New Youth STEMM Award recognises success at end of year celebration

Stem professsionals from a range of careers showcased their industry.

It was an evening of celebration for many students from across Norfolk at the new Enterprise Centre at UEA on the 30 June as they received the first ever Youth STEMM Bronze Awards.

The inaugural awards were presented by two Professors who have both given the Royal Institution Christmas Lectures and who will be patrons of the Youth STEMM Award in the coming year, Danielle George of the University of Manchester and Mark Midownik of University College London.

Developed by John Innes Centre scientist Samantha Fox and secondary school principal Dr Simon Fox, the Youth STEMM Award, or YSA, is a new scheme aimed at providing young people with a framework to explore the STEMM* areas and establish a solid foundation of experience and skills to help them move on to careers in these sectors.

*Science – Technology – Engineering – Maths – Medicine

The YSA has gained the support of many schools across Norfolk, and its popularity is growing, Samantha Fox explains, “With this exciting new initiative we are helping Norfolk’s young people to explore and develop their knowledge and passion for STEMM subjects as well as showcasing what interesting and rewarding careers await them.”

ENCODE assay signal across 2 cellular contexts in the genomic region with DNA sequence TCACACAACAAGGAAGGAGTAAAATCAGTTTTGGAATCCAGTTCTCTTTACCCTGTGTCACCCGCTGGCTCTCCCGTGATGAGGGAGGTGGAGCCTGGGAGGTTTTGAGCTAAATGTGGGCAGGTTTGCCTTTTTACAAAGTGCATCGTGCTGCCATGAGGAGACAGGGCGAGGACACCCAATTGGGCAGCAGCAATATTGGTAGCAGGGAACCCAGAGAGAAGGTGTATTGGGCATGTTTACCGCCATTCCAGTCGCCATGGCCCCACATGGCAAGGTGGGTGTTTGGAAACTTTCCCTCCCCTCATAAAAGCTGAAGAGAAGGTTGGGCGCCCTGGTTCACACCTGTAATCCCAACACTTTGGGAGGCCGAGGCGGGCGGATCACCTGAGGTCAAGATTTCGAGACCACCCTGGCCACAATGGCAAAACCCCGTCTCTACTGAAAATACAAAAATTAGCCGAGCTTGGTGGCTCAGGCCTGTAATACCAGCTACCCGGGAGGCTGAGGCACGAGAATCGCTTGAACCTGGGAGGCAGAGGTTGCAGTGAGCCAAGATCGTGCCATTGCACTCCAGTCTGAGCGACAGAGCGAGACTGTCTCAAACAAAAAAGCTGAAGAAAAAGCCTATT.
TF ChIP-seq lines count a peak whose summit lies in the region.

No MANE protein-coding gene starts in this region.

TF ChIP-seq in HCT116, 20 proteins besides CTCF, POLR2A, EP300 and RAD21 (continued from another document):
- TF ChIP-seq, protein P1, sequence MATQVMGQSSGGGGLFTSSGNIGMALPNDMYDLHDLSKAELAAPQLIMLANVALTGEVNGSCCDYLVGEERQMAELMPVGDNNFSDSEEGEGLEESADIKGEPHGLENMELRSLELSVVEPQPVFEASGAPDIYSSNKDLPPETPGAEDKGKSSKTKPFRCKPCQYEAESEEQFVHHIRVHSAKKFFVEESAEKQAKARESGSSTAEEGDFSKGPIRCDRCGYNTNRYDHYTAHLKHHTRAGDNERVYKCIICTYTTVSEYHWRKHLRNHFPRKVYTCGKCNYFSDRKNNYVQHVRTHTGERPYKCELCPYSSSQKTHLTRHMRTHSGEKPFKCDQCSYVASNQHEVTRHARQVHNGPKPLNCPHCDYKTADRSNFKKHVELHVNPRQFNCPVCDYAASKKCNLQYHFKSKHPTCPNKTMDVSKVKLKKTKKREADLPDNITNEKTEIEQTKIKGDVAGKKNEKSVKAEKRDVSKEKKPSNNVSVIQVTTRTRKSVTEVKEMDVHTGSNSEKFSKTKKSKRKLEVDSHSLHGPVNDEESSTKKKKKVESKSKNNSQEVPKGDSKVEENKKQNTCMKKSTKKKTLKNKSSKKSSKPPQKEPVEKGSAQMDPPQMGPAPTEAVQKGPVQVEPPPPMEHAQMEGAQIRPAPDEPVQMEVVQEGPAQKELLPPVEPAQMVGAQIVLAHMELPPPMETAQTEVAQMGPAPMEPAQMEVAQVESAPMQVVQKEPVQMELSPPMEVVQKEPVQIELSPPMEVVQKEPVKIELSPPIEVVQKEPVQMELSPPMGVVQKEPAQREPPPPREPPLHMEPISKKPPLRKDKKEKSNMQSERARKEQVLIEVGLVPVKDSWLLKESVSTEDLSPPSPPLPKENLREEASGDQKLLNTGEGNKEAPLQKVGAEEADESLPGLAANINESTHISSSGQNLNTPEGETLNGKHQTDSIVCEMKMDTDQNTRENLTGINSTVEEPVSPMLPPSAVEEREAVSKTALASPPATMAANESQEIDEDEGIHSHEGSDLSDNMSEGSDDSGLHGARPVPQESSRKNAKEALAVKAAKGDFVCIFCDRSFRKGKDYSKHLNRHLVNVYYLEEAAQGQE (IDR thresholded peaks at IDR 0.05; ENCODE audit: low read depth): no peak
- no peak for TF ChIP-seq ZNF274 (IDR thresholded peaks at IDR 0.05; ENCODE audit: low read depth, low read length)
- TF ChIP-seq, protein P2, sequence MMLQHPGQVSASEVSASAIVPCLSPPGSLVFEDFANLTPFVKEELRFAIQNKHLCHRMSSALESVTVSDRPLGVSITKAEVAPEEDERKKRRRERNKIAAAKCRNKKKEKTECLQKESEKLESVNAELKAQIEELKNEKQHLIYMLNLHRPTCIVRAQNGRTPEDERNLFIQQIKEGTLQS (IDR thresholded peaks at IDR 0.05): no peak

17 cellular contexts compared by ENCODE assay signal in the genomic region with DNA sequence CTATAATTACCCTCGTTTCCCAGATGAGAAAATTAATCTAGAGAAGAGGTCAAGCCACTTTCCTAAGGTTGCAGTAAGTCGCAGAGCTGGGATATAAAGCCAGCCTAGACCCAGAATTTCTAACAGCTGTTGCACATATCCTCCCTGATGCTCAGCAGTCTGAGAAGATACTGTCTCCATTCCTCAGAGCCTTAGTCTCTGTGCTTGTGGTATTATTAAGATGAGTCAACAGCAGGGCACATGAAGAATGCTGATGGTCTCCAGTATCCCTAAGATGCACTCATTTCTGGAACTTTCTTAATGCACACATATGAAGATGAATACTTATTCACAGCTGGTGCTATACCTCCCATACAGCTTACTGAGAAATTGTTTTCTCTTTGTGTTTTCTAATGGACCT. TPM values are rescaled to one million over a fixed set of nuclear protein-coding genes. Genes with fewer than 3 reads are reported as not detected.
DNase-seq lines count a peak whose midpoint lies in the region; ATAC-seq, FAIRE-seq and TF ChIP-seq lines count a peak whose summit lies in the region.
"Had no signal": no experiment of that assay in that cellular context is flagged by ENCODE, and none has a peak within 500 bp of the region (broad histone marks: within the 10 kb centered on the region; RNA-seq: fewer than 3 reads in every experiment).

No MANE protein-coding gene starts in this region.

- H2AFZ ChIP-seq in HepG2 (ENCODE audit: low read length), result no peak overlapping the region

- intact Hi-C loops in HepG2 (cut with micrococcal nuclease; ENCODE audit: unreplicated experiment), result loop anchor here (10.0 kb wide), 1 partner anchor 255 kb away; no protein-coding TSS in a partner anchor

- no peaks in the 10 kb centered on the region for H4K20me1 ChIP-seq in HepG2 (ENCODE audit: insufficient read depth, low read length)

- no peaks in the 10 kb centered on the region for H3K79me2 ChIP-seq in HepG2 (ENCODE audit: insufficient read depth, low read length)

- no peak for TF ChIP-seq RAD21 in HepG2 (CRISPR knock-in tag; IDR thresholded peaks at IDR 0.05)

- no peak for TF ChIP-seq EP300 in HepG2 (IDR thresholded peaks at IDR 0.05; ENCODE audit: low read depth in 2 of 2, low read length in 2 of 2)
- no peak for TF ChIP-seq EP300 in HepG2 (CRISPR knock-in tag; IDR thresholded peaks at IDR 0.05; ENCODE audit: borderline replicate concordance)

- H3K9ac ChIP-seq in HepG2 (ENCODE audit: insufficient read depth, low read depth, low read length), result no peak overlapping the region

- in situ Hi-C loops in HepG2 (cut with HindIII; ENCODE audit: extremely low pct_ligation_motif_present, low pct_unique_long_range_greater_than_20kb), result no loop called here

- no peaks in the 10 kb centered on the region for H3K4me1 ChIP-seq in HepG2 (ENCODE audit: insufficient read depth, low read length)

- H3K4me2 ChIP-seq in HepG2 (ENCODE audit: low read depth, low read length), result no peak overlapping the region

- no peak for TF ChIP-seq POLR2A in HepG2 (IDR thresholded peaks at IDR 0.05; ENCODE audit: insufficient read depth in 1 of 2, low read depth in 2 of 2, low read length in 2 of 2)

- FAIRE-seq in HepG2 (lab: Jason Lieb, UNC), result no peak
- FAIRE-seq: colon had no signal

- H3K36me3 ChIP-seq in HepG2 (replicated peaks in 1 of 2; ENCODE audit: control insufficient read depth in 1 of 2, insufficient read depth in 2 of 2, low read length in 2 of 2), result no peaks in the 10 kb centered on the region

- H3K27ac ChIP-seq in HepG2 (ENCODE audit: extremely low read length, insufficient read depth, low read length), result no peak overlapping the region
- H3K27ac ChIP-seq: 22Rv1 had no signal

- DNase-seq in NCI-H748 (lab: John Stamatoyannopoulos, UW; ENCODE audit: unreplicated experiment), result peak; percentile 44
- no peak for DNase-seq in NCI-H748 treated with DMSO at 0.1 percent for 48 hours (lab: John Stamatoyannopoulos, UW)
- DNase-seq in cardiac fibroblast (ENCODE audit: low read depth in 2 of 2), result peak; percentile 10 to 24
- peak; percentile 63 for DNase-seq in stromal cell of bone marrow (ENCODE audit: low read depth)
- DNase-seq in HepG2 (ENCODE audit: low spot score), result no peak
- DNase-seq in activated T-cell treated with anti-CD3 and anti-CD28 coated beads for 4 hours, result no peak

Nearly 70 young people achieved the Award in its first year, and the numbers are set to rise as more Norfolk schools join the scheme. Supported by the University of East Anglia and the John Innes Centre in its first year, both organisations are continuing to back the scheme in the second year, and the hope is that even more schools will continue to get involved from across the Eastern region.

Dr Simon Fox said, “We’re delighted to have received such fantastic support from these two world-class regional STEMM employers. We’re hoping this will continue to attract more schools to participate in the 2016-17 cohort, and we are also expanding the range of organisations we are working with.”

The YSA is structured similarly to some other well-established award schemes, such as the Duke of Edinburgh’s Award. There are four threads, for each of which participants must complete a certain number of hours and meet certain expectations in order to achieve the Bronze award.

But the scheme doesn’t simply provide students with events and opportunities to tick-off their goals. The onus is very much on the participants and their schools to independently arrange activities and seek out relevant experiences, such as inspiring younger children by helping to run a science lesson. The YSA provides the necessary framework to guide the students to find the gaps in their STEMM experience and fill them, in preparation for a future in STEMM.

As Kate Nichols, Assistant Head at CNS explained, “We have really enjoyed running the YSA at the City of Norwich School – An Ormiston Academy, this year and the opportunities and sense of achievement it has created.  Our pilot year saw nine girls achieve the award and we have had forty incredibly keen scientists sign up to the second year.”

Amelia who has applied this year said “I think it will be a fantastic opportunity for me and other young people my age to take part in something that we wouldn’t usually get to do.  It will give me a real insight into many potential careers that I haven’t thought about doing before as well as being an amazing opportunity to meet many inspiring people.”

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